Theatre Review: Taj Mahal ka Tender

Taj Mahal ka Tender

It took Shah Jahan twenty years to build the Taj Mahal for Mumtaz owing to the hardwork put in by his workforce and the intricacies of the marvel. Now that’s a fact. But how long do you suppose the Taj Mahal would take to build if Shah Jahan made an attempt at it today, with the resources and more at his fingertips? Never, probably. Not so much a fact anymore is it? Tajmahal Ka Tender explores the possibility of the Emperor coming alive in our age, amongst us, giving orders to construct the Taj Mahal in collaboration with engineers, contractors, babus, politicians, social workers et al, which come into action and take the emperor for a roller-coaster ride.

The play first got commercial notice by the National School of Drama under the direction of Chitranjan Thripathi, for which it won the Mohan Rakesh Samman in 1996. Since then several directors have made an attempt at the play with farce as a theme, while some took it up as a serious observation of corruption. Among the many, the latest version was performed by the Mitr Cultural Society under the direction of Anil Sharma, who decided to showcase an amalgamation of both elements in the play. First staged in the Sri Ram Centre, the production through this play makes an attempt to reveal the notorious bureaucratic machinery, along with its infamous red tape. Anil Sharma has re-edited the play and added more lines to highlight the flaws of the system with reference to the present day scenario, a move that was well received. He also plays the chief villain of the play, Guptaji, the corrupt chief engineer, giving him a satirical edge. He provides the undertone of irony and deception in the otherwise slapstick comedy. The performance of Rahul Vashisht as Shah Jahan has been very well received for his movement and dialogue delivery. Umesh Goel as the mafia, Nisha as Jaatni and Manish Thankur as Pandit and Sansani news also give impressive performances. Owing to its popularity the play is regularly staged in Delhi in the Indian Habitat Centre and Alliance Francaise.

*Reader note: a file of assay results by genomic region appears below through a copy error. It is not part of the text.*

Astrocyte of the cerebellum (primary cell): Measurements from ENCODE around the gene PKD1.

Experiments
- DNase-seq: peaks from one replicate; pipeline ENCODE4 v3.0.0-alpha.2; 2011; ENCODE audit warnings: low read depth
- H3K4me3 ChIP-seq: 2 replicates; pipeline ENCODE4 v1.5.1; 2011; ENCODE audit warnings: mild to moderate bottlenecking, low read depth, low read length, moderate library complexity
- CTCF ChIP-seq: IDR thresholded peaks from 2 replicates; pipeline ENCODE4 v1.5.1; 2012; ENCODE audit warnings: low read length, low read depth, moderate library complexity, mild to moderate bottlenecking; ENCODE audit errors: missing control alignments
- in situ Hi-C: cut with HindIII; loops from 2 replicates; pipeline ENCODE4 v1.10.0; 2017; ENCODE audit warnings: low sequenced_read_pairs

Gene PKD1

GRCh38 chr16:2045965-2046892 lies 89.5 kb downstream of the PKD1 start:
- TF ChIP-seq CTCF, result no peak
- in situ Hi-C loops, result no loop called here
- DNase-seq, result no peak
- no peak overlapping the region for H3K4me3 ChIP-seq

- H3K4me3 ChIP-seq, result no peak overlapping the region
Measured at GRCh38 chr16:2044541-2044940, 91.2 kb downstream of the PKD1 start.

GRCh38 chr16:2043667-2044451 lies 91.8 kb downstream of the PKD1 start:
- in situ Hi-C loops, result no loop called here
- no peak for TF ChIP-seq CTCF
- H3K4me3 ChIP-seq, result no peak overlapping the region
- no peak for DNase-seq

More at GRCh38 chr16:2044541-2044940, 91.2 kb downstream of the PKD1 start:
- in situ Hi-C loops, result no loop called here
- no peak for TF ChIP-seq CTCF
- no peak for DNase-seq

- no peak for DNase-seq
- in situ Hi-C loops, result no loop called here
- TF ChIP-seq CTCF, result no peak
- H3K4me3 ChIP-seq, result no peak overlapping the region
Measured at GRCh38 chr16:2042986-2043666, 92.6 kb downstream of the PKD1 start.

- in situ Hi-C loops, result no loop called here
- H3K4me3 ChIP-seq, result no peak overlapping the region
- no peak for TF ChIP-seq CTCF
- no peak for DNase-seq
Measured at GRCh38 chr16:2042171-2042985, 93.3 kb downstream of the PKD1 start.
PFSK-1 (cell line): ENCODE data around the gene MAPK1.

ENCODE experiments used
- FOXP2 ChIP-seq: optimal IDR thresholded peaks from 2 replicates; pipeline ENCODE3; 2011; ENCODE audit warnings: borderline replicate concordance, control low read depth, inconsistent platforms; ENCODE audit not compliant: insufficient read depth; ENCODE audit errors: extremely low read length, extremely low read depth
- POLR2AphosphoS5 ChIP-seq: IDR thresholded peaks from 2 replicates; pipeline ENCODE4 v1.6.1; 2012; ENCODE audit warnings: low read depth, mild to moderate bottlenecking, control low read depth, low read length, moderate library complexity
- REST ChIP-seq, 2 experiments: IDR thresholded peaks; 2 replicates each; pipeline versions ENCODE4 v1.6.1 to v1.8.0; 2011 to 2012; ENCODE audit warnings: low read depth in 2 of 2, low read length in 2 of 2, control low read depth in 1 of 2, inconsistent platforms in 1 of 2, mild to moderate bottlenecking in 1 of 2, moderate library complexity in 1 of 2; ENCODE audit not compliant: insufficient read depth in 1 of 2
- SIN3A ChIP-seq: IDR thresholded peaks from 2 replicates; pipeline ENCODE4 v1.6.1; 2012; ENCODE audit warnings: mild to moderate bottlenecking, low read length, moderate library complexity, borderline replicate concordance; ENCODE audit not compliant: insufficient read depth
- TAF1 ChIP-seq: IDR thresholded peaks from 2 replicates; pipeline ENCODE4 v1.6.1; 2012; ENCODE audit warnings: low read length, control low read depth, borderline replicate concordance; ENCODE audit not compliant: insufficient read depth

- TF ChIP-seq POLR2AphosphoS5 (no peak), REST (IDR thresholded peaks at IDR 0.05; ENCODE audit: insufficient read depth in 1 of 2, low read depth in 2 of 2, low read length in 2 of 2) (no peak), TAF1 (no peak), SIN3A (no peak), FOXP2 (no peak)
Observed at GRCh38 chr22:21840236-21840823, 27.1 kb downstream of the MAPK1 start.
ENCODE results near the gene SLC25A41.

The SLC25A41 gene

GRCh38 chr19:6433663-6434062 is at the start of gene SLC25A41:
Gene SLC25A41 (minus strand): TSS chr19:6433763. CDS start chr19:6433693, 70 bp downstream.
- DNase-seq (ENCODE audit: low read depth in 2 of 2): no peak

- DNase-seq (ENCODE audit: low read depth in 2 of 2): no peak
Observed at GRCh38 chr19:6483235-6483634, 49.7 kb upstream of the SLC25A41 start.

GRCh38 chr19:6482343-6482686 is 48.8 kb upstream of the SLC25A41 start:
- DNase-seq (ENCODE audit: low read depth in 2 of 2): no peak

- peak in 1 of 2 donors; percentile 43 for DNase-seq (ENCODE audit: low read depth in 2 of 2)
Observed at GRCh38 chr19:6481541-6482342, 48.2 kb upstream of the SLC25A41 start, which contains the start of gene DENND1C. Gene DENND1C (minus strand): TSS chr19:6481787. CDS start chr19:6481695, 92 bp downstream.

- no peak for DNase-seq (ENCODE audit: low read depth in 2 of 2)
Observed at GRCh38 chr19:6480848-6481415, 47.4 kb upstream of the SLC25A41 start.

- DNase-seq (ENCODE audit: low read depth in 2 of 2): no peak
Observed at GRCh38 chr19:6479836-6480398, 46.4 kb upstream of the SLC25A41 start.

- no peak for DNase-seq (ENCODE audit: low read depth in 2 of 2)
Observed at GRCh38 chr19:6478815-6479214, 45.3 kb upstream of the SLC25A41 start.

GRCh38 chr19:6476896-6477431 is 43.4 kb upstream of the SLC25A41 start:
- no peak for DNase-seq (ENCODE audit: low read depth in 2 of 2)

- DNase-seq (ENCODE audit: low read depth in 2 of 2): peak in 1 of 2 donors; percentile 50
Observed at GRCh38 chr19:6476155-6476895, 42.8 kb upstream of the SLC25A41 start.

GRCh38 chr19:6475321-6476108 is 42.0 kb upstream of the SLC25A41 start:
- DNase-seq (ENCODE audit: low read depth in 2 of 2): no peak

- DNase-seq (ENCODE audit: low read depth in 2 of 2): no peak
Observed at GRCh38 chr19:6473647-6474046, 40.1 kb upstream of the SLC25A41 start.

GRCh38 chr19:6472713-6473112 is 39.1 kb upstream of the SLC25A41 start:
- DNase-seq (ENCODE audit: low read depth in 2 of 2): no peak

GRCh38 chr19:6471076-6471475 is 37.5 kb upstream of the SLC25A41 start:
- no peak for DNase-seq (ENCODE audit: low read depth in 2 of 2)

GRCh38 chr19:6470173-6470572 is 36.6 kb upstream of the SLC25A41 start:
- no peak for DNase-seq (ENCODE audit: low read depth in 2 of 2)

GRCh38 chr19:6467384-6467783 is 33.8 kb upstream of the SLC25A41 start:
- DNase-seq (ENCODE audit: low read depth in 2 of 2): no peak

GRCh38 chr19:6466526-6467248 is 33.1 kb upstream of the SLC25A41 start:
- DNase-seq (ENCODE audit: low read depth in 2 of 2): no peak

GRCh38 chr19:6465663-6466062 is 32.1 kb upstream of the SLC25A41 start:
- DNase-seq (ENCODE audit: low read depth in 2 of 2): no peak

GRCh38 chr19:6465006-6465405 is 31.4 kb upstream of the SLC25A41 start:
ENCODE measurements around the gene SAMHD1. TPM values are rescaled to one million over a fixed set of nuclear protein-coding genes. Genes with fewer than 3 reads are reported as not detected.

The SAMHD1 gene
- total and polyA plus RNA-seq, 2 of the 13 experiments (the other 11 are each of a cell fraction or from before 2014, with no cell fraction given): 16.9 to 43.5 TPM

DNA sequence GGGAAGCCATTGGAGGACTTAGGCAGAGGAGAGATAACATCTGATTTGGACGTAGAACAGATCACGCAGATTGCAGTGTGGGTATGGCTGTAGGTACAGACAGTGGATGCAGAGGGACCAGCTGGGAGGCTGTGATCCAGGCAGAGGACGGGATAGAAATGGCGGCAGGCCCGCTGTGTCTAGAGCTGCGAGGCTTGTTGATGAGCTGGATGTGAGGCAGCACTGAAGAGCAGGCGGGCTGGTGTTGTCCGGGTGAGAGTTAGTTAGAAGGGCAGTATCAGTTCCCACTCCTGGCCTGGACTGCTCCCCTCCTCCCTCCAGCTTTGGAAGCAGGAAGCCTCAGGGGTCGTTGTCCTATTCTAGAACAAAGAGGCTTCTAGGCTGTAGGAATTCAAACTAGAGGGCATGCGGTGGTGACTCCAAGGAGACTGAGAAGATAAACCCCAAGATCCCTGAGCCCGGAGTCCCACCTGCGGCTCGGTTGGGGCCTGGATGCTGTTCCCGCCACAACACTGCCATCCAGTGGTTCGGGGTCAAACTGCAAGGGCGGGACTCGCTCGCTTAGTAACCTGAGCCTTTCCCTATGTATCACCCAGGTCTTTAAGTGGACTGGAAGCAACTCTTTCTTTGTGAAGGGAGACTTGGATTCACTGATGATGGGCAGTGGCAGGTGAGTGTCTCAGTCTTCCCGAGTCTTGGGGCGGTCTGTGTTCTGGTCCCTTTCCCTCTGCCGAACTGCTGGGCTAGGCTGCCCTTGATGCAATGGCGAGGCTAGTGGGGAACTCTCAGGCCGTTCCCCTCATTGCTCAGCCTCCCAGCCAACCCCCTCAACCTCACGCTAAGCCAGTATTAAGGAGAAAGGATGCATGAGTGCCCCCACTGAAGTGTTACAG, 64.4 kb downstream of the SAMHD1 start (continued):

So, if tragedies are not your thing and you’re looking for a lighter perspective of our times, this play will grab you and leave you wanting more



Journalism has been called the “first rough draft of history”. D.U.B may be termed as the first rough draft of DU history. Freedom to Express.


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